For the better part of the past two weeks, Brazilians have taken to the streets to display their discontent and despair over a host of social, economic and political ills. It all started in the nation's two largest cities, São Paulo and Rio de Janeiro, where residents angry about a 10-cent bus and subway fare increase turned out in the thousands to voice their indignation.
The Rio Times reports
that 20,000 people demonstrated in São Paulo and as many as 10,000 took to Rio's streets for Thursday's protests.
"O Rio pra quem?--" Rio for who? That was the question many of the protesters wanted answered. Many Cariocas, as residents of the famous seaside city are called, believe the government's priorities are seriously flawed, with tourism development, promotion of the city's international image and enriching connected business interests taking precedent over serving the needs of the people of a nation in which tens of millions live in poverty
while a tiny elite enjoy stupendous-- and growing-- wealth.
ABC News reports
that the protests quickly spread from the nation's two largest cities to towns and cities across the country, from Natal in the north to Florianópolis and Porto Alegre in the south.
In Brasília, the capital, as many as 1,000 demonstrators rallied and marched against what they see as the government's lavish spending on staging next year's FIFA World Cup
. The Brasília protest
took place outside the Estádio Nacional Mané Garrincha, which was hosting a Confederations Cup match between Brazil and Japan. Holding placards with slogans like "We don't need the World Cup" and "We need money for hospitals and education," the protesters were met by riot police who fired rubber-coated steel bullets and chemical agents at them.
The police response to the protests in Rio and São Paulo were reportedly more violent, as pseudo-anarchist elements and other troublemakers infiltrated demonstrations, vandalizing property and clashing with law enforcement. Rubber-coated steel bullets and chemical weapons such as pepper spray and tear gas were used against protesters. Hundreds were arrested. Many were injured, including journalists covering the events. In some places, police fired 'less lethal' projectiles and chemical agents at journalists who clearly identified themselves as such. Multiple journalists were shot in their eyes. Photographs and videos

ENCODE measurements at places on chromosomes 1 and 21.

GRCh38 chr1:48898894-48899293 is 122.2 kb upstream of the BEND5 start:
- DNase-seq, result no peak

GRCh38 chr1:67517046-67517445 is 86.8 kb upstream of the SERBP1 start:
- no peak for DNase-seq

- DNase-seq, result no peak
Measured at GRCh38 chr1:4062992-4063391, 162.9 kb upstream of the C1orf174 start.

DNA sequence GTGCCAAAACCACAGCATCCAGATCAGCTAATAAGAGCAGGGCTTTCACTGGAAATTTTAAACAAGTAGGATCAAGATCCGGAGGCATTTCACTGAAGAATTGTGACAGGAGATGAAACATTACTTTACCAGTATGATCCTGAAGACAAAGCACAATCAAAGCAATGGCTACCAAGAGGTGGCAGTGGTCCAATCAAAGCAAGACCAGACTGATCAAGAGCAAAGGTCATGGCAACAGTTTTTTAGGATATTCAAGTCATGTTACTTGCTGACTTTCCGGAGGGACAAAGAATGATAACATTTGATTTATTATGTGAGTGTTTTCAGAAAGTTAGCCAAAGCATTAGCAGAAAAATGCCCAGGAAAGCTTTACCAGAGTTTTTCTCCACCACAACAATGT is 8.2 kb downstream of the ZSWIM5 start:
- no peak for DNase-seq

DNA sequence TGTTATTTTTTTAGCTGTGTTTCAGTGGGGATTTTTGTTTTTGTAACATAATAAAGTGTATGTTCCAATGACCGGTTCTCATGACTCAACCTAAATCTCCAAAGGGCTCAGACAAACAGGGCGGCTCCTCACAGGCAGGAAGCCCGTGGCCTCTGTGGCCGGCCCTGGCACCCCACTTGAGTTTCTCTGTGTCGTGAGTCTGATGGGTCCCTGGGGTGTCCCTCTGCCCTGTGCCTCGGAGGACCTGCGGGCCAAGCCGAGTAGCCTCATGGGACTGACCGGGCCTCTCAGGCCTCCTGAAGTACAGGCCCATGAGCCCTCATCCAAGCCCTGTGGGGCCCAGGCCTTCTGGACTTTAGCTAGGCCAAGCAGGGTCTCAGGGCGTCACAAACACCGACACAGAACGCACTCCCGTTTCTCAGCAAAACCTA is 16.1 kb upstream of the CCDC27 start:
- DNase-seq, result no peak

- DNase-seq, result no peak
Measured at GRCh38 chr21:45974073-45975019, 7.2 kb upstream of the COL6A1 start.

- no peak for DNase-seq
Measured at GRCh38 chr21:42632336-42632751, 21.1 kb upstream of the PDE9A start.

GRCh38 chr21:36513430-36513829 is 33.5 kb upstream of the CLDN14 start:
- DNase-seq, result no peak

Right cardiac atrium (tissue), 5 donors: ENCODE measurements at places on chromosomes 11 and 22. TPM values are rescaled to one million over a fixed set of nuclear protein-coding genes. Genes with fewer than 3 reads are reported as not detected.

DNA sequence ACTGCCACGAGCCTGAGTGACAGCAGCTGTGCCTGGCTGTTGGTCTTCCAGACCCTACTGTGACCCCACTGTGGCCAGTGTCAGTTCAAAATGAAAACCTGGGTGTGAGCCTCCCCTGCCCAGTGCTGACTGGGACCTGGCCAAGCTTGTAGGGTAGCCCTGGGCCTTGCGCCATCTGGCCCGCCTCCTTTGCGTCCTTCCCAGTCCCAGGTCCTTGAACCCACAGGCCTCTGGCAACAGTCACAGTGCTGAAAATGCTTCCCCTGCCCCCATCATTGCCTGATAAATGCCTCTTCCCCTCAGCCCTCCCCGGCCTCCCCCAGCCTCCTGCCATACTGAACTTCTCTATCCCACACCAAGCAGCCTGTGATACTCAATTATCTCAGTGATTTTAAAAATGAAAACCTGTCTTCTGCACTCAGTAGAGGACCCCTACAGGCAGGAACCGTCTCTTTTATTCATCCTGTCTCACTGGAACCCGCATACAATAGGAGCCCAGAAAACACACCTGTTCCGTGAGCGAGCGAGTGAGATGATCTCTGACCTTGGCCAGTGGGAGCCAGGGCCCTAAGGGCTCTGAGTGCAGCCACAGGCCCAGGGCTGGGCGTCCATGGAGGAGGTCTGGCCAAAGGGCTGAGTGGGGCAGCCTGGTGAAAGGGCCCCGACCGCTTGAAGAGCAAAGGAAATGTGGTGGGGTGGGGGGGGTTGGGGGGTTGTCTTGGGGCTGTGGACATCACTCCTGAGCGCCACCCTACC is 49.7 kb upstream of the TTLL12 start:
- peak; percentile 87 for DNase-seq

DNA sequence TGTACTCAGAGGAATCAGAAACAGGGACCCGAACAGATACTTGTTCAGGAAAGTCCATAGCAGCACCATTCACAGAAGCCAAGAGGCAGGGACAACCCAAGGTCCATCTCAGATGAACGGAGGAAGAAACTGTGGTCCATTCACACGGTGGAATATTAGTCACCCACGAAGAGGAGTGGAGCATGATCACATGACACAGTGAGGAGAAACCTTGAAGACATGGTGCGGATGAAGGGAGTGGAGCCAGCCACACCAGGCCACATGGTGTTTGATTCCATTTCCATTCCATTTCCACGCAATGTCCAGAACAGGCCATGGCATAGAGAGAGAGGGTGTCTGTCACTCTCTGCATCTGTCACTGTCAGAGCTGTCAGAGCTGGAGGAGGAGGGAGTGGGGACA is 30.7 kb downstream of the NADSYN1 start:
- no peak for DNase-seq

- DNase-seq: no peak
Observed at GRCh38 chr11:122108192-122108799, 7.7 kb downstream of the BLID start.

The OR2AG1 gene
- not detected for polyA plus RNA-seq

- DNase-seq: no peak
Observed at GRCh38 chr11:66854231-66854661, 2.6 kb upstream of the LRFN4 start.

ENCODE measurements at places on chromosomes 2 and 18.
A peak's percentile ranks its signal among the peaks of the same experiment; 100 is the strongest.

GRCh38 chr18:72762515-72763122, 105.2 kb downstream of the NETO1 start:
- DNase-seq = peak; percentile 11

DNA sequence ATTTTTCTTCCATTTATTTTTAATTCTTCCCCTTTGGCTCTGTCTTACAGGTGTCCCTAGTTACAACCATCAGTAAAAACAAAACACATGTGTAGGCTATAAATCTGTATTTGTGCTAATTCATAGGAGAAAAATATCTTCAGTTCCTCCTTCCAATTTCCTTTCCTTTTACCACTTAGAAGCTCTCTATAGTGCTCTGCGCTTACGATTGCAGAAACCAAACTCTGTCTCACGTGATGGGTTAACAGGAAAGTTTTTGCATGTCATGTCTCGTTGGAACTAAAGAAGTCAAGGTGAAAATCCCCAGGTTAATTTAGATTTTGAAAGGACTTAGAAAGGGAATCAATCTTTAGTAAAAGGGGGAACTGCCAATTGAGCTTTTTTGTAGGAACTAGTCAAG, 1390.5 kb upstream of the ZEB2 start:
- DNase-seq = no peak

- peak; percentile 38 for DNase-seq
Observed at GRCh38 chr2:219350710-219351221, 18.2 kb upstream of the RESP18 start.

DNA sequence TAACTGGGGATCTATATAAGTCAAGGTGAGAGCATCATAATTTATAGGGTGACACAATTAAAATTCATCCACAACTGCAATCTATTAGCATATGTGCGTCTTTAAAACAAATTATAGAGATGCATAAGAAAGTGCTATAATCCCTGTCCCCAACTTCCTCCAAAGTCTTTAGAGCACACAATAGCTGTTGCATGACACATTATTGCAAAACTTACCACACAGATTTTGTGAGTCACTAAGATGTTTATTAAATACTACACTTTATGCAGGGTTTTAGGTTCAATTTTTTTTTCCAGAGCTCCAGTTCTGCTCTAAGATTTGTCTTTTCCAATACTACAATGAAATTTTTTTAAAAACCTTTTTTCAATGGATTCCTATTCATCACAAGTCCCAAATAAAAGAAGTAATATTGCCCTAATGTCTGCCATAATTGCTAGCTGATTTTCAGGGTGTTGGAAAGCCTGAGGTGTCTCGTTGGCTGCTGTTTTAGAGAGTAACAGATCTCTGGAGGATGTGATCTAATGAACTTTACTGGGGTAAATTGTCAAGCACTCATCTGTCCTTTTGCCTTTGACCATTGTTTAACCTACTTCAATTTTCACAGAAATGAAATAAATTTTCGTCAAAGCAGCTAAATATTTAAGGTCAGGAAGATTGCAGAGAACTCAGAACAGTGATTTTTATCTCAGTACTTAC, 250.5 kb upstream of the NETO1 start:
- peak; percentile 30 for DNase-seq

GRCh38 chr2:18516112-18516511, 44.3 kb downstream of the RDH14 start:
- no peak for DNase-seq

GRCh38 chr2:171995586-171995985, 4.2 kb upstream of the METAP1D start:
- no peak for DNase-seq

of journalists during and after police attacks were posted on the microblogging site Tumblr.
João Cardozo, Brazil's defense minister, condemned the "arbitrary and violent" police crackdown, ABC News reports.
Despite the presence of troublemaking elements, the majority of the protesters have been overwhelmingly peaceful. University students, progressive politicians and their supporters, and Brazilians from many walks of life frustrated by continuing social, economic and political problems-- including corruption, crime and rising living costs-- have joined the demonstrations. A group calling itself the Free Fare Movement has been at the forefront of the protests, but observers claim that the public transport fare increase is but the tip of the proverbial iceberg.
"The problem has never been the increase of 10 cents at the turnstiles," Correio do Brasil editor Gilberto de Souza told ABC News. "The issue is more serious."
Although the Brazilian government, led for the past decade by leftists Luiz Inácio Lula da Silva
and, since 2011 by the former Marxist guerrilla Dilma Rousseff
, has made great strides against poverty, inequality and corruption remain endemic in the nation of 197 million. Lately, the economy has been in the midst of a mini-crisis, with rising inflation and rising costs of basic services taking a heavy toll on the poor in a country where the minimum wage
is a paltry R$675 ($314) a month.
that solidarity demonstrations in support of the Brazilian protests are planned throughout the world. Rallies are planned in Dublin, Paris, Madrid, London, Berlin, Brussels, Boston, Chicago, New York, Toronto, Montréal, Mexico City and Buenos Aires.